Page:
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5-11 Back scattered SEM images of polished pellets with (a): mortar and pestle mixing, 200 MPa (b): mortar and pestle mixing, 600 MPa, (c) SPEX mill without hexane, 200 MPa, (d) SPEX mill without hexane, 600 MPa, (e) SPEX mill with hexane, 200 MPa, (f) SPEX mill with hexane, 600 MPa.....................102 6-1 Changes in apparent mass density and porosity with the increasing number of impregnation and pyrolysis cycles [69].............................................................111 6-2 Schematics of the polymer infiltration system [61]...............................................112 6-3 Helium and argon gas solubility depending on the applied gas pressure [61]......112 6-4 % Theoretical density improvements with PIP cycles with different infiltration pressure...........................................................................................................113 6-5 Pore size distributions and cumulative pore volume of pellets with PIP cycles using 1 atmosphere pressure...........................................................................114 6-6 Pore size distributions and cumulative pore volume of pellets with PIP cycles using 10 MPa argon pressure...........................................................................115 6-7 Phase volume composition of SiC pellets before and after PIP cycles with one atmosphere infiltration pressure.......................................................................116 6-8 Phase volume composition of SiC pellets before and after PIP cycles with 10 MPa argon infiltration pressure.........................................................................117 7-1 Vickers hardness values for the simulated MOX pellet specimens with different densities subjected to thermal shock at different T (in C) [82].......................135 7-2 Irradiated pellets of (A) Y 2 O 3 + UO 2 and (B) MgAl 2 O 4 + UO 2 (arrow indicates the axial direction of pellet) [81]........................................................................135 7-3 The schematic of the pin on three ball set up for measuring biaxial fracture strength and fracture toughness (Courtesy of Nadia Rohbeck)........................136 7-4 Optical microscopy pictures of the Vickers intents from (a): sample H8, (b): sample H9 and (c): sample H10 in Table 7-3...................................................137 7-5 Vickers hardness as a function of % theoretical density......................................137 7-6 Vickers hardness values of porous SiC specimens as a function of % theoretical density.............................................................................................138 7-7 Biaxial fracture strength as a function of % theoretical density............................138 12

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7-8 Optical microscopy images of polished pellets with 1 m SiC particles, with 10 weight% polymer precursor, and were pressed at (a) 70 MPa (sample F1), (b) 200 MPa (sample F3), and (c) 600 MPa (sample F5).......................................139 7-9 Fracture toughness as a function of % theoretical density...................................140 13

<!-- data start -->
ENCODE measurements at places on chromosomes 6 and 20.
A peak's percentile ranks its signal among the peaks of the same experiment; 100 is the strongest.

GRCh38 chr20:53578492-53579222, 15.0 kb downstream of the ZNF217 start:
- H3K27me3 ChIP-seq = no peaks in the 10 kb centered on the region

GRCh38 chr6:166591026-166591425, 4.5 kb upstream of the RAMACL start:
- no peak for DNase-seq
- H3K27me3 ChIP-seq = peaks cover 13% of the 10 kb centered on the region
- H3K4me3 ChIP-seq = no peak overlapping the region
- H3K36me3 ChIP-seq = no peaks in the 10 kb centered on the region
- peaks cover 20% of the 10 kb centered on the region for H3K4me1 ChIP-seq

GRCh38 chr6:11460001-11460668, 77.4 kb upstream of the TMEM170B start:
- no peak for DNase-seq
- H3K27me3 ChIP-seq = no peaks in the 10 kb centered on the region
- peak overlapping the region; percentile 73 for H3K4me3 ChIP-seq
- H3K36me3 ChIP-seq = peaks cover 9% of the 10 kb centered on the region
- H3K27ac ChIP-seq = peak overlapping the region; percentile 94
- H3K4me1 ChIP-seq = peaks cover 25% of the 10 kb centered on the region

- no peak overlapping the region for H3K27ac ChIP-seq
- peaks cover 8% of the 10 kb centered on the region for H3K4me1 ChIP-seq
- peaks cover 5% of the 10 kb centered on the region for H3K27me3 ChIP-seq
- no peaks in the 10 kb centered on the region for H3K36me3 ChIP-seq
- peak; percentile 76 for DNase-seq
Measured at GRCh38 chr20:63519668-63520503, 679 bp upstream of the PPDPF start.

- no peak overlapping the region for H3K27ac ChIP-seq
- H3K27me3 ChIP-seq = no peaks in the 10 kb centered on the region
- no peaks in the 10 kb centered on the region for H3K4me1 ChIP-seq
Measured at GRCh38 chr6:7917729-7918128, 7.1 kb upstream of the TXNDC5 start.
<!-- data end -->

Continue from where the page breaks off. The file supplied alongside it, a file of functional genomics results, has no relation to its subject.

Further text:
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LIST OF ABBREVIATIONS ALI Annual Limited Intake IMF Inert Matrix Fuel K-infinity Neutron multiplication factor assuming an infinitely large reactor hence there is no neutron leakage. It is the average number of neutrons from one fission that cause another fission LWRs Light Water Reactors MAs Minor Actinides MOX Mixed Oxide Fuel PIP Polymer Infiltration and Pyrolysis PWRs Pressurized Water Reactors 14

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Abstract of Dissertation Presented to the Graduate School of the University of Florida in Partial Fulfillment of the Requirements for the Degree of Doctor of Philosophy FABRICATION AND CHARACTERIZATION OF SILICON CARBIDE INERT MATRIX FUELS THROUGH A POLYMER PRECURSOR ROUTE By Chunghao Shih December 2010 Chair: Ronald H. Baney Major: Materials Science and Engineering Plutonium management is a crucial issue for the nuclear industry since it is an unavoidable by-product of the well established uranium fuel cycle. Inert matrix materials are proposed as a matrix material to carry the plutonium fuel so that plutonium can be transmuted in nuclear reactors. Silicon carbide is a promising inert matrix candidate material because of its low neutron absorption cross section, high thermal conductivity and high temperature stability. The drawback of using silicon carbide as a fuel matrix is the high temperature and pressure required for fabrication. Chemical reactions between SiC and plutonium at higher temperatures may also be an issue. In this study, a low temperature process of using crystalline beta silicon carbide (-SiC) particles and a polymer precursor was developed to synthesize SiC inert matrix fuel pellets.The low temperature process is required to prevent the reactions between SiC and the PuO 2 fuel material. The effect of the polymer content and the cold pressing pressure on the packing of SiC particles was investigated. The effect of mixing the coarse and fine SiC particles on the density, the microstructure and the pore size distribution was also investigated. It was found that the density and pore size distribution can be controlled by manipulating the SiC size compositions, polymer 15